DIY Snowboards

Winters in Portland are long, cold, and wet– but not quite cold enough to see any significant amount of snow in the city. Mt. Hood is close and accessible– if you’re willing to make the hour and a half drive and deal with the sometimes heavy traffic and often dangerous road conditions. The combination of these factors make for very dedicated skiers and snowboarders, including some of our crew here at Shwood.

Our founder and designer, Eric Singer, teamed up with Joe Blecha (who formerly has shaped boards for Burton) to lead a few friends in making snowboards 2 winters ago and learned a lot about the process. This past winter, with an even larger crew, they put the knowledge gained from the first experiment to the test.

The first stage of the process involved everyone sitting down together to design their custom topsheet. We worked in Adobe Illustrator to set up the file for the laser engraver. At this point we also placed the order for materials, enough to make six boards total.

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Once the raw lumber arrived, we set to work on the table saw cutting down the bamboo and poplar into strips that would later but joined together to create the cores of the boards. The slats were then milled down to a consistent and specific thickness. Bamboo was placed at the center and edges of the core due to its water resistance, rigidity, and flex. Poplar placed in between the bamboo reduced the weight while maintaining strength and pop.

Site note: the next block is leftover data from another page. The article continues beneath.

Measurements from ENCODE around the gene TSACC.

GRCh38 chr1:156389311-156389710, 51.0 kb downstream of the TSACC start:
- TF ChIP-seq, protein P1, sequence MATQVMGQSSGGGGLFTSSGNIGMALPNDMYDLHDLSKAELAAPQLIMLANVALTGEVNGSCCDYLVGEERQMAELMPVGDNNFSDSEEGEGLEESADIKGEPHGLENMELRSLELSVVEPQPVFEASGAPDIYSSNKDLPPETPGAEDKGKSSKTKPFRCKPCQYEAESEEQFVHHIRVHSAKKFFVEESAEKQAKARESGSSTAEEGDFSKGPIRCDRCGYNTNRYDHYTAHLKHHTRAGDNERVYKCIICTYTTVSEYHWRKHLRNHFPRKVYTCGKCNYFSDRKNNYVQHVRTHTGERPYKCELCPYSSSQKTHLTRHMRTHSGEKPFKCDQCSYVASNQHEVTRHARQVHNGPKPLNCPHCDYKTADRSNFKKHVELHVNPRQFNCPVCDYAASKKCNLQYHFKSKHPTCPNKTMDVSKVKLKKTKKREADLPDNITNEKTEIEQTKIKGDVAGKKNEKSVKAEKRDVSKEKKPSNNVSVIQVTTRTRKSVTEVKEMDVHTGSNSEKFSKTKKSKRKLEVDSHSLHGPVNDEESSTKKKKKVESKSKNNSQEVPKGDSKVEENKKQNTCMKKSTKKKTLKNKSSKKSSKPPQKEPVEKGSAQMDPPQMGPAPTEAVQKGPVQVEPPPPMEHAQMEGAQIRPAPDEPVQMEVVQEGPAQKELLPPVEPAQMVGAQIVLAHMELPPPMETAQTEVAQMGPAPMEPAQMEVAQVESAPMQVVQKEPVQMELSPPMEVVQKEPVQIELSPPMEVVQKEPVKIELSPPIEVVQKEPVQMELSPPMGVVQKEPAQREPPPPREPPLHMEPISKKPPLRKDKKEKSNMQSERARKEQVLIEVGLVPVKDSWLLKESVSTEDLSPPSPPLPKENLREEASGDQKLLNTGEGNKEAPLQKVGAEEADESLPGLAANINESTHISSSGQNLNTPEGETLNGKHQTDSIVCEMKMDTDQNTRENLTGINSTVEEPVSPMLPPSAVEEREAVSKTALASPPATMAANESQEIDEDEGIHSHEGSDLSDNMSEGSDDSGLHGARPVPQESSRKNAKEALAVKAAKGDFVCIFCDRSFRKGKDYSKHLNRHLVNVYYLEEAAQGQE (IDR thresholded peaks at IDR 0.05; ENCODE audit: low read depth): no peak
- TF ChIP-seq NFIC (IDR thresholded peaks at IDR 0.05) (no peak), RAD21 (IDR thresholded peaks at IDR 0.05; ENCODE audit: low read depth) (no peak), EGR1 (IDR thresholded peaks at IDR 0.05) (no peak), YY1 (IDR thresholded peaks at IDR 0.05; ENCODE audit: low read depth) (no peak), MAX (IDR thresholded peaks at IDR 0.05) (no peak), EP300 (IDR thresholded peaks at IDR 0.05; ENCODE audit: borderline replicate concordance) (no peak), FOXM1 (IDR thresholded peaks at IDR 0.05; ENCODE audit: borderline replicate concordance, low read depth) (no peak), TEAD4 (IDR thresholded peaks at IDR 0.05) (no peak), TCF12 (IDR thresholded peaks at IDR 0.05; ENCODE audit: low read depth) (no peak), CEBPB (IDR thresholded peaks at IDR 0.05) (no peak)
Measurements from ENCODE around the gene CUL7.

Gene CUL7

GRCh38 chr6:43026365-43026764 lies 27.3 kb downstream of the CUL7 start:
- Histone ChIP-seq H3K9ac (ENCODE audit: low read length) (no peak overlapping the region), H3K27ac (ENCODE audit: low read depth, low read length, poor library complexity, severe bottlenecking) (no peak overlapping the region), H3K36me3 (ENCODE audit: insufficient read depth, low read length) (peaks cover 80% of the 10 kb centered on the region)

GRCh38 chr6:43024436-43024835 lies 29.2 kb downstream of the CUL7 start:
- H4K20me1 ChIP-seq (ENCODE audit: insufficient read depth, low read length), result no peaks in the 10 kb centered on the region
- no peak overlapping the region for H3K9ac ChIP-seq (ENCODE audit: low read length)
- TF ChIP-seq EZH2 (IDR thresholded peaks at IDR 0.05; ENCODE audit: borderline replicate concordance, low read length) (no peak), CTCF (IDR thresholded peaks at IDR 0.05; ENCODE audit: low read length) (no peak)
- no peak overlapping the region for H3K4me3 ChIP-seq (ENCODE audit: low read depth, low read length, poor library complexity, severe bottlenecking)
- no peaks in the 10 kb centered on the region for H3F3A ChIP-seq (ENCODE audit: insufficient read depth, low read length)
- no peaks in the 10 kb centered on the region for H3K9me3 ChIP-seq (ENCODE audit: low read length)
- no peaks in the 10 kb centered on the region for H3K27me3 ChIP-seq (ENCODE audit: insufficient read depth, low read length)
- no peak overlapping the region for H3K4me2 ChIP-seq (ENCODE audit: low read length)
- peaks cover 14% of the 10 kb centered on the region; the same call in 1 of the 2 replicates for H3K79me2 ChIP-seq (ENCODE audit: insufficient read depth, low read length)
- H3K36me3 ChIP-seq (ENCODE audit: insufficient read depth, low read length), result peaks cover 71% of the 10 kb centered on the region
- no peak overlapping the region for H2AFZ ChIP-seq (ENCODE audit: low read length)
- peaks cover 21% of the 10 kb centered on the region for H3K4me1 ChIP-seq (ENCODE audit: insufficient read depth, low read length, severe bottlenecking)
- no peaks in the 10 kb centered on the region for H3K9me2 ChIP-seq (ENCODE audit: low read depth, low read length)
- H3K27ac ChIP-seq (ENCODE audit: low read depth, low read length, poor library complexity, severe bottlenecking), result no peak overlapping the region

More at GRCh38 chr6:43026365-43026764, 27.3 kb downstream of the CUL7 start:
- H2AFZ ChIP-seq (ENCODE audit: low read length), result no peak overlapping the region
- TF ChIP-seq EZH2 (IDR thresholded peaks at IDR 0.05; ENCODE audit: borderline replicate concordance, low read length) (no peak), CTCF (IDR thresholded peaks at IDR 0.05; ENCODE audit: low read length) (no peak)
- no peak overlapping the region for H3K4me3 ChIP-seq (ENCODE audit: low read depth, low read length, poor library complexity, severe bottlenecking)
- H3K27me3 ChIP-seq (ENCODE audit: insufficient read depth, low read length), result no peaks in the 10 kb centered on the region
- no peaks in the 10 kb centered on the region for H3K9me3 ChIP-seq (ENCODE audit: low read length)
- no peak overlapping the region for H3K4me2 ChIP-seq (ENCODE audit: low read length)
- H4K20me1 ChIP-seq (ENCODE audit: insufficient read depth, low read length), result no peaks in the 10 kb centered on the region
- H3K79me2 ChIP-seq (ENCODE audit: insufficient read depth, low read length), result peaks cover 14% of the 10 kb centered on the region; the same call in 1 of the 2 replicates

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Wax paper was used to prevent the glue from sticking to the clamp and press system. We stepped up our game this time around on the pressing portion of the process after having less than stellar results previously when driving a car on top of the press to provide the necessary pressure.

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Once the cores were glued together, they were sanded down and fitted with hardware. The topsheet designs were applied and covered in fiberglass and resin to seal everything together. At this point they were vacuum-sealed and pressed.

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Once pressed the boards were cut to their final shape, they were sanded to a clean edge and coated in walnut oil to bring out the natural wood color. Four coats of marine boat deck finish were applied to the top and sidewalls to provide a clean, waterproof seal.

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Finally, after a long and intricate process, we were ready to hit the hill. The crew made their way up to Mt. Hood Meadows for a little late season shred.

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